Glucocorticoids (GCs) remain a gold standard in the treatment of chronic inflammatory diseases and
cancer because they can efficiently relieve the inflammation-associated symptoms and kill off immune cells.
However, upon chronic exogenous GC treatment not only the associated side effects, such as diabetes and
osteoporosis, but also the development of therapy resistance, remain cumbersome. Clinical progress is
hampered because the fundamental molecular mechanisms of GR-mediated signaling and gene
transcription are complex and not yet fully resolved.
It has long been a matter of debate whether GCs, which act via the GR, only suppress signs and symptoms
of inflammatory disorders or additionally display disease-modifying properties, yet evidence has steadily
accumulated over the past decade revealing that low doses of GCs indeed slow down the progression of
for example radiological joint destruction in rheumatoid arthritis, renewing the interest in these 'old drugs'
(De Bosscher et al., 2010). Unfortunately, repeated or prolonged use of GCs culminates in a long list of
adverse effects, such as insulin resistance, obesity and osteoporosis, skin thinning, inhibition of wound
repair, growth retardation, muscle weakening, hypertension, and mental disorders. In addition, resistance to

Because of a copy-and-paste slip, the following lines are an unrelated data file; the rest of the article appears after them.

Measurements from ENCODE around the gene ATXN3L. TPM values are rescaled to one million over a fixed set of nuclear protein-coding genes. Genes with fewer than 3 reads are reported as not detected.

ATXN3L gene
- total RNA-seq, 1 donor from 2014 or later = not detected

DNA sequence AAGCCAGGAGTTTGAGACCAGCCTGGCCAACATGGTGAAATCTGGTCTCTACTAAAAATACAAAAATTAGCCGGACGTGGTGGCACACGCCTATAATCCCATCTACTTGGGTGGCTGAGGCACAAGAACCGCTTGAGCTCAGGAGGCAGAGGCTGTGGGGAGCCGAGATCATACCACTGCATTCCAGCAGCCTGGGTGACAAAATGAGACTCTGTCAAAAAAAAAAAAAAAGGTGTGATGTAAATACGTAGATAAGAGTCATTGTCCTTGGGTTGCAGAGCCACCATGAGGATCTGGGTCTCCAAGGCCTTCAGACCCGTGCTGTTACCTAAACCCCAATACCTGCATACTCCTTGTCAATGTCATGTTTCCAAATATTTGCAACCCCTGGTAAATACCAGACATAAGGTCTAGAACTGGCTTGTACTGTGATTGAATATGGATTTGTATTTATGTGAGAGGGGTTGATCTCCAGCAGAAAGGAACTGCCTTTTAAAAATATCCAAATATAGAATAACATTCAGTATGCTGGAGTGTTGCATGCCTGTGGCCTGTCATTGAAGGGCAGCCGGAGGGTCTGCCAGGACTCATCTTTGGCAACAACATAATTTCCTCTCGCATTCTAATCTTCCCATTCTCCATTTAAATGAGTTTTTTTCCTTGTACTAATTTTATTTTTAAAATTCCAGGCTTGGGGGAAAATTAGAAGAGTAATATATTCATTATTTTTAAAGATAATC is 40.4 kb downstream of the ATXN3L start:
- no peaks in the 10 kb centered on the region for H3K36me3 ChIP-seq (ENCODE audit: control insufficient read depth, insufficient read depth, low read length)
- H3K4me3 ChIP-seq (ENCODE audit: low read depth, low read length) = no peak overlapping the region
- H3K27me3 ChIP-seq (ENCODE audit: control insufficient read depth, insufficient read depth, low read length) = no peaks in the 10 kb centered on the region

the therapeutic effects of GCs has been recognized in many patients, thereby limiting their treatment
options. Subsequently, efforts have been made towards the development of selective GR ligands, however,
this has not yet resulted in new therapeutic GCs in the clinic.
The main objective of my research proposal for the next 5 years is to develop substantial insights into
the underlying molecular mechanisms by which nuclear receptor ligands are able to combat
inflammatory and particular hematological disorders. The red line through my research is to primarily
resolve mechanisms used by the Glucocorticoid Receptor (GR), which I have been studying since 1995,
supplemented with a study on PPAR receptors, because of a marked potential clinically advantageous
cross-talk when combined with GCs. Emphasis will be put on the design of new strategies for therapeutic
intervention, concomitant with a more favorable side effect profile and aiming to reduce the problem of
resistance to therapy.